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Article
September 1975

PneumocephalusA Sign of Intracranial Involvement in Orbital Fracture

Author Affiliations

From the Oculoplastic Service, Wills Eye Hospital, Philadelphia. Dr. Waring is now at the University of California Medical College, Davis.

Arch Ophthalmol. 1975;93(9):847-850. doi:10.1001/archopht.1975.01010020727012
Abstract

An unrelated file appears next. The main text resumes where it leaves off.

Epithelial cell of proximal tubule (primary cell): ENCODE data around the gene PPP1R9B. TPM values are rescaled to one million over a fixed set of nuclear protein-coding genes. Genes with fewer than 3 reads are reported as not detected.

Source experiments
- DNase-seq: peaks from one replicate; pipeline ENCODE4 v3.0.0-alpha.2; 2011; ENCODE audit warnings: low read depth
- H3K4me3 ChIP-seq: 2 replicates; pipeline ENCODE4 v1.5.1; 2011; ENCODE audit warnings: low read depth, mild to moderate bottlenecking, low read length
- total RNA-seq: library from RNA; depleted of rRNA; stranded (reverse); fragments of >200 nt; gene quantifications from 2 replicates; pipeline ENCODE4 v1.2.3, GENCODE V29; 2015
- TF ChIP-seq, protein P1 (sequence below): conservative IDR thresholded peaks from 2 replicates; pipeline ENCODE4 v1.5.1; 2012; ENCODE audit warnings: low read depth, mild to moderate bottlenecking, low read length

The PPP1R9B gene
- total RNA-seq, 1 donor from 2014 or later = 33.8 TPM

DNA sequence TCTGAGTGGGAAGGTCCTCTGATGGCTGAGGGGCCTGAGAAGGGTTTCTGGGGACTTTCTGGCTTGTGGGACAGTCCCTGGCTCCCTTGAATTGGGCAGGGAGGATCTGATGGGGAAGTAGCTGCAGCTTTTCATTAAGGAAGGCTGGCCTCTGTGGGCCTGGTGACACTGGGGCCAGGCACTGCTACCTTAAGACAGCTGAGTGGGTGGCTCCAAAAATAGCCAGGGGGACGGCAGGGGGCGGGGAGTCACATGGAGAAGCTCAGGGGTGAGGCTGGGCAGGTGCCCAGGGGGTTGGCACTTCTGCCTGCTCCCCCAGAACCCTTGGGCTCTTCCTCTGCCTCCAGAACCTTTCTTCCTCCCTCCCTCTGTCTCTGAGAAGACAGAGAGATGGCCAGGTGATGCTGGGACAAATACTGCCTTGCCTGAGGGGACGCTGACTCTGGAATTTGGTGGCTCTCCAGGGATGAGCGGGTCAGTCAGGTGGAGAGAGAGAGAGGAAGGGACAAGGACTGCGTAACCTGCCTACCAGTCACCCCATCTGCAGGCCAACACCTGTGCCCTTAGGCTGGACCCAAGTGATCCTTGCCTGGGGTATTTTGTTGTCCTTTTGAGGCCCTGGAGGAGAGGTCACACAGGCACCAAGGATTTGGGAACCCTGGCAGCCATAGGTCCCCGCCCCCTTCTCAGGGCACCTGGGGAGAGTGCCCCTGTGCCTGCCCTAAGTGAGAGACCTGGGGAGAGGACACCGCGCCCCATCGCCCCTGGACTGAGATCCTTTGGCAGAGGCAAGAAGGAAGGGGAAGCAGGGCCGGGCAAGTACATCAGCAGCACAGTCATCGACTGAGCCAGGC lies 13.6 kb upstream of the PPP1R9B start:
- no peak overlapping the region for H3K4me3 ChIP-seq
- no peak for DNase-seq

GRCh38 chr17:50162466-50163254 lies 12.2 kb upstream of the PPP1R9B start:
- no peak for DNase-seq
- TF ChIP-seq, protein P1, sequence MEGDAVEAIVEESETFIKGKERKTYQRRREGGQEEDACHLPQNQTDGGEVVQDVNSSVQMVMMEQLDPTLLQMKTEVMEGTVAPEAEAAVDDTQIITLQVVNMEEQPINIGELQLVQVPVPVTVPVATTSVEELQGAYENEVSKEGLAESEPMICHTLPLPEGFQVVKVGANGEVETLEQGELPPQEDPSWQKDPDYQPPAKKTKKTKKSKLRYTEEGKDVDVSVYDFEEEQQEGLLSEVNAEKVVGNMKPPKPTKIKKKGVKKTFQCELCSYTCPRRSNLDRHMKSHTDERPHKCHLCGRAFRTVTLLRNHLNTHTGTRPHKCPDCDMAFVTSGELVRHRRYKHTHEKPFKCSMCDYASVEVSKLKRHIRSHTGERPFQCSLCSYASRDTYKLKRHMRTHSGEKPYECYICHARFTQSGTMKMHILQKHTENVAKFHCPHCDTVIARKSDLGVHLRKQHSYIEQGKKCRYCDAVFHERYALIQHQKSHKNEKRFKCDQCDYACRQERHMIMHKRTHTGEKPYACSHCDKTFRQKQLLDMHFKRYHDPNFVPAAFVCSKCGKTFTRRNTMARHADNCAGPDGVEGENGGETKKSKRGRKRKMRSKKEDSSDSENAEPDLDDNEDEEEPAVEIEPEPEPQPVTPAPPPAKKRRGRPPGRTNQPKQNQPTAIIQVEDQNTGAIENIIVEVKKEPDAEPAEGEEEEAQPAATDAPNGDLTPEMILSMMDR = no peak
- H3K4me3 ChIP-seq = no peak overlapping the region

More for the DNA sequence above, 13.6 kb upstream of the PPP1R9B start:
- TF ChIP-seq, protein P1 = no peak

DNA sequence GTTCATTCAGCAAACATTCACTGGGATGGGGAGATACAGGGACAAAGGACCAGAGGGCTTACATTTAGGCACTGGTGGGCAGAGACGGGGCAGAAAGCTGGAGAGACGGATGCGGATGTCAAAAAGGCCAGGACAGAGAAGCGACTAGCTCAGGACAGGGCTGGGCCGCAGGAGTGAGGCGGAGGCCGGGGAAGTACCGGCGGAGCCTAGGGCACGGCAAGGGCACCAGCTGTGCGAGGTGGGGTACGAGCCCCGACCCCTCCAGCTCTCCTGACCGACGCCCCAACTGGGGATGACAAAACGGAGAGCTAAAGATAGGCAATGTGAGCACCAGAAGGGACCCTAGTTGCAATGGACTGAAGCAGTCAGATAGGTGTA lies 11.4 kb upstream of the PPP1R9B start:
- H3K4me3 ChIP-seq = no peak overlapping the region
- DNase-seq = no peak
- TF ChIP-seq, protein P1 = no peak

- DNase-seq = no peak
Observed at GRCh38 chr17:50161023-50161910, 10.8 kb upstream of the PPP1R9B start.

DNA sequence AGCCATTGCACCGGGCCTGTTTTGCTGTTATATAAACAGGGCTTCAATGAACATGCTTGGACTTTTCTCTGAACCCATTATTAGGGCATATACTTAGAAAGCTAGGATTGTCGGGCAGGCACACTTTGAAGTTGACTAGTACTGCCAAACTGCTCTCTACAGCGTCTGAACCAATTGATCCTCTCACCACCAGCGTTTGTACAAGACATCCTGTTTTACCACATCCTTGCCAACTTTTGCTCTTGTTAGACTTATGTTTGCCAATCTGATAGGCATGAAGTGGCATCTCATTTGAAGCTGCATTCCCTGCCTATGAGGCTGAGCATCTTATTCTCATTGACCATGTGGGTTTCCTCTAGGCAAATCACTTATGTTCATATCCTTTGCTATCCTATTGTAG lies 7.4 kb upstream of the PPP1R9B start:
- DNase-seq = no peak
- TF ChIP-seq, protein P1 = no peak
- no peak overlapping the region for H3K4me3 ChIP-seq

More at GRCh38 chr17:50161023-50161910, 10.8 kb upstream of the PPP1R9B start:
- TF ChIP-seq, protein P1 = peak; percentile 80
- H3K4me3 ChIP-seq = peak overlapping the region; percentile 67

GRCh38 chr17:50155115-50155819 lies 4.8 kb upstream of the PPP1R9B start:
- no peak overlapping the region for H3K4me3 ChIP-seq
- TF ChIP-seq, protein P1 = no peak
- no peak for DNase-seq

Fractures of the orbit resulting from blunt or penetrating injury that involve the paranasal sinuses may tear the dura and allow air to enter the cranial cavity (pneumocephalus). Pneumocephalus is sometimes the only sign of intracranial involvement. It is characteristically delayed in onset and clinically unsuspected, so that routine follow-up roentgenograms of patients with orbitosinus fractures may be the only means of assuring early detection. Roentgenographically, the air may be seen in epidural, subdural, subarachnoid, intracerebral, or intraventricular locations. Prophylactic parenterally administered antibiotics may prevent intracranial infection. However, since about 25% of patients still develop meningitis, surgical repair of the dural fistula is often necessary.

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